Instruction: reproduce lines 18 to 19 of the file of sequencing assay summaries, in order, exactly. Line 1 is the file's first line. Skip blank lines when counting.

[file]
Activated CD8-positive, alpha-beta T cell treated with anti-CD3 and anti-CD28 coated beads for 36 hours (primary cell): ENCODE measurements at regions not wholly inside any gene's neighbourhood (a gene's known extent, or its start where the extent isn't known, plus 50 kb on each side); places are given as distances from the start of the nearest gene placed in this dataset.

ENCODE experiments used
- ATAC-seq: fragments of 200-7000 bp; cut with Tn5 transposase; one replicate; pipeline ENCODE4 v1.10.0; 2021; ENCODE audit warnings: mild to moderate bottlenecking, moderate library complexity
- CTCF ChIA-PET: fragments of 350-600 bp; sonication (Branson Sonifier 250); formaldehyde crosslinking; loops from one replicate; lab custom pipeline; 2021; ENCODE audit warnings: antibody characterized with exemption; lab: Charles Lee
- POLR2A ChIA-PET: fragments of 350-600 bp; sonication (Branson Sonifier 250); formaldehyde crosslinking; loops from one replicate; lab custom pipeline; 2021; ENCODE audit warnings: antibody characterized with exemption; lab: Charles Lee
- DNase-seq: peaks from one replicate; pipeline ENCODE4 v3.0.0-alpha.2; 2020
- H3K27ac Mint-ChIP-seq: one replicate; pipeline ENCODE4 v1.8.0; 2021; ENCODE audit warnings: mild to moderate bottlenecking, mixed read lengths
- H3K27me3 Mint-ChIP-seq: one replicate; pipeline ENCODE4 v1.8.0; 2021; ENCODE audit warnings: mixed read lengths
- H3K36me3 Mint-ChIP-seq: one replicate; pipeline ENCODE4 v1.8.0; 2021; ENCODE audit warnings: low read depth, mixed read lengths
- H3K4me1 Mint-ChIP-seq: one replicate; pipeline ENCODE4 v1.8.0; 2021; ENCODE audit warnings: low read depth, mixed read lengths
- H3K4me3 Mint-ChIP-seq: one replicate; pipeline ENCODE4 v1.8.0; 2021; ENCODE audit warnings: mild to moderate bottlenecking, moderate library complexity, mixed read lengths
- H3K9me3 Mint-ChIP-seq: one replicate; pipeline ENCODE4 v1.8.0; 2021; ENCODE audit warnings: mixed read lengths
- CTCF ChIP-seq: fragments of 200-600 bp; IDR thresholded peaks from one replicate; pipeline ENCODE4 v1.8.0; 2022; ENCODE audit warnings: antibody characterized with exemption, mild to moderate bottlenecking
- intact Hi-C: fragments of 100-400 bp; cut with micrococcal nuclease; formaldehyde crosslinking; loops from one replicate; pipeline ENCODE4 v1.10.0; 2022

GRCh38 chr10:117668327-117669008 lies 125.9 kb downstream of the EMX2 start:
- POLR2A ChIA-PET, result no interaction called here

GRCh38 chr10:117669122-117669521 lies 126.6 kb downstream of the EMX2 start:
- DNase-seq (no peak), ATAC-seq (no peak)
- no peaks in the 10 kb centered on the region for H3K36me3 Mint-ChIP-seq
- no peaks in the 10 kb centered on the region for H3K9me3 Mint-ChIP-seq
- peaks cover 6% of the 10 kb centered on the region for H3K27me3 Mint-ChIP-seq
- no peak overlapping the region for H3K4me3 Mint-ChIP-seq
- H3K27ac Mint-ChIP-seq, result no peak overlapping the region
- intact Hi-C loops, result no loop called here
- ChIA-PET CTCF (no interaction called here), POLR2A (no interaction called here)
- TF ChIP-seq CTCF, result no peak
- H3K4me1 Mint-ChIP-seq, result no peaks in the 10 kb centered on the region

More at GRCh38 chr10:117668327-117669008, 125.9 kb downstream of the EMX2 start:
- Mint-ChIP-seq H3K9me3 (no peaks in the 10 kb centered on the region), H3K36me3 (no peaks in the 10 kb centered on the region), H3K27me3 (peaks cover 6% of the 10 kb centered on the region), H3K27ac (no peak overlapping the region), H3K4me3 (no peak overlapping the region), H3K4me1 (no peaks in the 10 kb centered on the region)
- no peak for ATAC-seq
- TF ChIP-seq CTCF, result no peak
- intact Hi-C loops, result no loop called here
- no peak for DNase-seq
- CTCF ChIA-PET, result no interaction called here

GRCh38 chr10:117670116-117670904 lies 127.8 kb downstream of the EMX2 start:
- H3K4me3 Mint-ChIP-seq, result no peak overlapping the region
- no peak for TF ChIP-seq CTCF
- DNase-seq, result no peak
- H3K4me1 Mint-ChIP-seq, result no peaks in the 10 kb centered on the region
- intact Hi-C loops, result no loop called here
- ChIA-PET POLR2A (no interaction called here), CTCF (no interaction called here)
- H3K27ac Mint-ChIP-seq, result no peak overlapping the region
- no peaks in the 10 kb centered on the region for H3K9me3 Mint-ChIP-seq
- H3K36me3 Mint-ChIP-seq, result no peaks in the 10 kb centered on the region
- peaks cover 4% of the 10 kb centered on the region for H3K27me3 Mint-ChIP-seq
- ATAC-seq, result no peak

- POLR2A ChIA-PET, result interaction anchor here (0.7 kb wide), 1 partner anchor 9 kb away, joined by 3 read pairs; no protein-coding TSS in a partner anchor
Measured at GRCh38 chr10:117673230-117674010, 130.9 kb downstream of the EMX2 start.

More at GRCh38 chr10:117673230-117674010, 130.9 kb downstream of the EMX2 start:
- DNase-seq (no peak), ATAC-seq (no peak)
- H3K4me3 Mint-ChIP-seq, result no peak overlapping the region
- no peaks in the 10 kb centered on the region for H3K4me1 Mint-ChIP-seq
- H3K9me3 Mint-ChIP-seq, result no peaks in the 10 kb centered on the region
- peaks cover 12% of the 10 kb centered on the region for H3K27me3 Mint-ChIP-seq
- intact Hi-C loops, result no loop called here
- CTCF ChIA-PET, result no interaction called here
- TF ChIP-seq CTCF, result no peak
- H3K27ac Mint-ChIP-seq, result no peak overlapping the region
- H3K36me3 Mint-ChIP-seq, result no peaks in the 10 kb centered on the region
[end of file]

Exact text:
- DNase-seq (no peak), ATAC-seq (no peak)
- no peaks in the 10 kb centered on the region for H3K36me3 Mint-ChIP-seq